This year’s flu season hit everyone hard, and it’s affecting employers across the country. One question I’m asked weekly is, “What is required of me as an employer?” This begins a conversation with a slew of other questions surrounding staffing, loss of productivity and morale, employee rights, employer rights and responsibilities, and risk.
How to handle sick employees
With a medical office, one sick staff member can throw a wrench in the flow of the whole day, resulting in decreased productivity and ultimately, decreased revenue. Having a backup plan, such as assigning the specific duties of each staff member, is a simple, yet effective way to lessen the blow of missing staff.
While some job functions are able to be put on the shelf during a short absence, others are more critical. Assessing each staff member’s daily duties for importance in the functionality of a clinic or surgery center is crucial to having a plan in place.
In addition, one has to consider other employer responsibilities. If you employ 50 or more employees, you are responsible to uphold the requirements of the Family Medical Leave Act (FMLA) giving qualified employees protected leave for specific family and medical reasons.
Who qualifies? An employee who has worked for the employer for a total of 12 months for at least 1250 hours over the previous 12 months. The employer must grant an eligible employee up to 12 workweeks of unpaid leave during any 12-month period for one or more of the following reasons:
- The birth and care of a newborn child of the employee
- Placement of an adopted or foster care child
- When an employee is unable to work because of a serious health condition
- Caregiver to a member of the Armed Forces with a serious injury or illness (this qualifies for up to 26 workweeks of unpaid leave during a single 12-month period)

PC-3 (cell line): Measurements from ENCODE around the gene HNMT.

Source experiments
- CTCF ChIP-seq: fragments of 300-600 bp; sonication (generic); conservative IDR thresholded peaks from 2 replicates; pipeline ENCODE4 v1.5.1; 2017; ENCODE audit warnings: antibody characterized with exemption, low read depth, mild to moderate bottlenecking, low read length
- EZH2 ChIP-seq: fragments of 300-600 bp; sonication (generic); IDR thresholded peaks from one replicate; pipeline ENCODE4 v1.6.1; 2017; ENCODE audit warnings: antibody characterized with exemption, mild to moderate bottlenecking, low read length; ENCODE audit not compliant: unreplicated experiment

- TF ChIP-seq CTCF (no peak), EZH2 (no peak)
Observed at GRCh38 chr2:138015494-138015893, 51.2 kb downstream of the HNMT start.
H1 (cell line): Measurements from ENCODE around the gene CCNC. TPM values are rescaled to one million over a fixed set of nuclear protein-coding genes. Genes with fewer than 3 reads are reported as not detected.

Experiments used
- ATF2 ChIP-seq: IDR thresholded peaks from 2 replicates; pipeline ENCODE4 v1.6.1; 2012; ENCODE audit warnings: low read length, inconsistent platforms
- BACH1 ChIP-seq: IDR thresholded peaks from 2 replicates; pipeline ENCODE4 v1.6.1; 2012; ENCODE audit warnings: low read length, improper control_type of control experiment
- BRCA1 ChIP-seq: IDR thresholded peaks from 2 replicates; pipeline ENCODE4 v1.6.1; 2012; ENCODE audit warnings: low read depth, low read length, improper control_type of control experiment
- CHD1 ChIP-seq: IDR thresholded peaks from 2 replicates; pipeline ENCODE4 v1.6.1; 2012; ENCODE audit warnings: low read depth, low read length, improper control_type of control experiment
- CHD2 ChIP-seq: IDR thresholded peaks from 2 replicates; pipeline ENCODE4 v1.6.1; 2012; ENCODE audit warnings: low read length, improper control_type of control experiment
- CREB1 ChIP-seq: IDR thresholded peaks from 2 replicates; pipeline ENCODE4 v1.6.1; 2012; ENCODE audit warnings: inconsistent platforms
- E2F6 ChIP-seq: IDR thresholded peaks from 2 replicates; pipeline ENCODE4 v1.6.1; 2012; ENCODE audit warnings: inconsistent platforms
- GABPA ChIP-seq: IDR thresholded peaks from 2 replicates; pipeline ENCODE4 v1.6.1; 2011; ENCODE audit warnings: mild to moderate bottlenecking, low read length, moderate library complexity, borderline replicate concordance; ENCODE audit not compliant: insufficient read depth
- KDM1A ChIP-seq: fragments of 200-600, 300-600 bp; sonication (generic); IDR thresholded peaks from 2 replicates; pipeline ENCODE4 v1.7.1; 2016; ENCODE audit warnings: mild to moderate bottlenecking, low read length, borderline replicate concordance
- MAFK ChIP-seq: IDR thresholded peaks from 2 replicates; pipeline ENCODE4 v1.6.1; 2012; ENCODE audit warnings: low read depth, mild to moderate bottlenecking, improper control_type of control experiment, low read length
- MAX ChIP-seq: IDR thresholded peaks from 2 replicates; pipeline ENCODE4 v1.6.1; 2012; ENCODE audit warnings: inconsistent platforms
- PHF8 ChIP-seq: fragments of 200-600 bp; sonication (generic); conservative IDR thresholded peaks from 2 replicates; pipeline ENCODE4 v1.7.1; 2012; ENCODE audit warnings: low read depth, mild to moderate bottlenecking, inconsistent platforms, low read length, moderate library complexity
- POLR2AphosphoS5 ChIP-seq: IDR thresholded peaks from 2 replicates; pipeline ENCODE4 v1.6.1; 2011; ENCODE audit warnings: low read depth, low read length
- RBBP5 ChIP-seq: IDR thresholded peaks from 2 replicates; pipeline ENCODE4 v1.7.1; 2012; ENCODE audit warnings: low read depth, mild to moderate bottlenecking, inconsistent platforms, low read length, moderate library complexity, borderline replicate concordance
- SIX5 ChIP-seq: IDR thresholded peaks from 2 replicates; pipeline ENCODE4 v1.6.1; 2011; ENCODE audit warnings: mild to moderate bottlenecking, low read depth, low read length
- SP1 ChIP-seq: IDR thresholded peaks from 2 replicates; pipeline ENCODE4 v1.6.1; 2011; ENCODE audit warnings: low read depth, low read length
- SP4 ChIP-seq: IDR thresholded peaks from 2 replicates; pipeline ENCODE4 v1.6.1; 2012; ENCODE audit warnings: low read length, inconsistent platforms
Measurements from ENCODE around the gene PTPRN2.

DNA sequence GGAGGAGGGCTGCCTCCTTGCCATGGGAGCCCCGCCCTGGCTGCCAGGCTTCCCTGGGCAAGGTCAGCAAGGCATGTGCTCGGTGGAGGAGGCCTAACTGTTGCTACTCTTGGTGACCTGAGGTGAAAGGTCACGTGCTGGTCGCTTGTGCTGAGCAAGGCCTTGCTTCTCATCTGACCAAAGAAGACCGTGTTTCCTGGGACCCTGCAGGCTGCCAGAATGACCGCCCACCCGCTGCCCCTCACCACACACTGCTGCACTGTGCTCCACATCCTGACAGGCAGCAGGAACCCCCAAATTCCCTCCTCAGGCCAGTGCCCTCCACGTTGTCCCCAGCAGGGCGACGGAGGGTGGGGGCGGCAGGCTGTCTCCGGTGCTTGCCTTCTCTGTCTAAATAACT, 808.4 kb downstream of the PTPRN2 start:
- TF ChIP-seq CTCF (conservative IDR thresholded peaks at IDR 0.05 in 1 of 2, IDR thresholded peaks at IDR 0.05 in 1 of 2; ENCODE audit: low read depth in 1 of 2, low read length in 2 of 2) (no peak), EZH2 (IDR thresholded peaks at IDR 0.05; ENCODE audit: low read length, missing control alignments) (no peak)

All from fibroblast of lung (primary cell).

To ease the burden – you are not required to pay the employee during leave. While the employee’s job is protected, their pay during leave is at your discretion. Many offices opt not to pay the employee, while others will pay for a certain percentage of the employee’s wages.
Additionally, you may require the employee to exhaust all Paid Time Off options (such as vacation and sick pay). While you are required to keep medical benefits in place, you can still require the employee to pay their portion of benefits while they are on leave. The employer can also request medical documentation to determine if an employee’s medical condition is considered “serious.” Sometimes a condition can be accommodated within the workplace with “light-duty.”
It’s fairly simple to dodge a legal bullet with consistency and clear communication of the employee rights as well as having clearly written policies. Keep up-to-date on your legal knowledge and what’s going on in the community.
There are many legitimate HR resources such as seminars in your area, articles and forums, all of which can be helpful in educating a medical practice about such laws. When in doubt, go straight to the source: Dol.gov/whd/fmla/